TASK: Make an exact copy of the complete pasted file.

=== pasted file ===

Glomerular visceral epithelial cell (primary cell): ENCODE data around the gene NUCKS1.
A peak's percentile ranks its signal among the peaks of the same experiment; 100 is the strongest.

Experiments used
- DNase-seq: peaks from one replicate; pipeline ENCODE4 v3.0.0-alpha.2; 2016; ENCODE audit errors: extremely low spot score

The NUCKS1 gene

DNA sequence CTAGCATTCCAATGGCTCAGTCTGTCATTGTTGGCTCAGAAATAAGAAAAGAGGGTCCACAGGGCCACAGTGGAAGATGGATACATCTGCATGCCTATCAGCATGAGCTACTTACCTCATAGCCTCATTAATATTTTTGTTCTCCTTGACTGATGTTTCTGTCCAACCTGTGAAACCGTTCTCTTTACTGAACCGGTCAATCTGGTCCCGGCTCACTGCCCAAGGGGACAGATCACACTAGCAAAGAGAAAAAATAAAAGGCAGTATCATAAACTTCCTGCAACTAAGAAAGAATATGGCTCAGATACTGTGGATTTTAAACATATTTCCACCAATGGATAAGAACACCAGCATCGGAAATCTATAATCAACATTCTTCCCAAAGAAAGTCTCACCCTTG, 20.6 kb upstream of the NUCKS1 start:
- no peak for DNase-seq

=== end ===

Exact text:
Glomerular visceral epithelial cell (primary cell): ENCODE data around the gene NUCKS1.
A peak's percentile ranks its signal among the peaks of the same experiment; 100 is the strongest.

Experiments used
- DNase-seq: peaks from one replicate; pipeline ENCODE4 v3.0.0-alpha.2; 2016; ENCODE audit errors: extremely low spot score

The NUCKS1 gene

DNA sequence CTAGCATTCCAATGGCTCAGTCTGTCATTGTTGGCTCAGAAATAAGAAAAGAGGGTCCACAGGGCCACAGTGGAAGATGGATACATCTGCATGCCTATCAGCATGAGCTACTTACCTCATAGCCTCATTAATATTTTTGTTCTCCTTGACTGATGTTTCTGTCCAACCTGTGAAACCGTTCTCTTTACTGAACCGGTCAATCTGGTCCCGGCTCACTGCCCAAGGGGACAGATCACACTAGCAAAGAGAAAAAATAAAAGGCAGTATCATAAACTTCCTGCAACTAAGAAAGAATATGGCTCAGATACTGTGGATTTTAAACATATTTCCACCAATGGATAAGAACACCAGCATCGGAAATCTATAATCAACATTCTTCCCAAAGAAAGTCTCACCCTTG, 20.6 kb upstream of the NUCKS1 start:
- no peak for DNase-seq